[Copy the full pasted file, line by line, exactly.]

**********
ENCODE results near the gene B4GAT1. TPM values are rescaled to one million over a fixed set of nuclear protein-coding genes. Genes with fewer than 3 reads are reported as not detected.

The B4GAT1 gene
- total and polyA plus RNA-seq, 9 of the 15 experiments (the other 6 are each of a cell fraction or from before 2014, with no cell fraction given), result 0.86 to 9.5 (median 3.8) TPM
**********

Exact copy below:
ENCODE results near the gene B4GAT1. TPM values are rescaled to one million over a fixed set of nuclear protein-coding genes. Genes with fewer than 3 reads are reported as not detected.

The B4GAT1 gene
- total and polyA plus RNA-seq, 9 of the 15 experiments (the other 6 are each of a cell fraction or from before 2014, with no cell fraction given), result 0.86 to 9.5 (median 3.8) TPM